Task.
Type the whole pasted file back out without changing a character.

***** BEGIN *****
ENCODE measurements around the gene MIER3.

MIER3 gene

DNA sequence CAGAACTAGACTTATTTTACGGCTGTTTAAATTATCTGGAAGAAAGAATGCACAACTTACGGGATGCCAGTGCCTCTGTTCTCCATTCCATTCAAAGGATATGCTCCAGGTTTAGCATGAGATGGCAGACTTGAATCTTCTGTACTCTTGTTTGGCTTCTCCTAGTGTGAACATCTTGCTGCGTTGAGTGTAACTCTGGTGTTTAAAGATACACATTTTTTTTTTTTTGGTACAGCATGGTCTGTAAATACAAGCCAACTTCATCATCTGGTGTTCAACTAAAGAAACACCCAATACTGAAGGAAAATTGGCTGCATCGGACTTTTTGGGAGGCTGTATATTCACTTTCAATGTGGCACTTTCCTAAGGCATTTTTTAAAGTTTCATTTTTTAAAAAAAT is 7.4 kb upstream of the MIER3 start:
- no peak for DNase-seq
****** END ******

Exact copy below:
ENCODE measurements around the gene MIER3.

MIER3 gene

DNA sequence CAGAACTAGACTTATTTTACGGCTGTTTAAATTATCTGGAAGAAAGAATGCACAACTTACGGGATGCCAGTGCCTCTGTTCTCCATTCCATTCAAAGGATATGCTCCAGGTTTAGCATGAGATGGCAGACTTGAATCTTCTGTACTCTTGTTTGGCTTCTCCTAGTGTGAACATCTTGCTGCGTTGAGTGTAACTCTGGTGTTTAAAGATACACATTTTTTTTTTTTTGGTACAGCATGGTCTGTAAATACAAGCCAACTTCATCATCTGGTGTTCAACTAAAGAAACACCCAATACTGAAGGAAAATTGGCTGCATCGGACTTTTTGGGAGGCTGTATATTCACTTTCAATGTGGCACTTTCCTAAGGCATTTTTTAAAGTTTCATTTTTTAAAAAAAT is 7.4 kb upstream of the MIER3 start:
- no peak for DNase-seq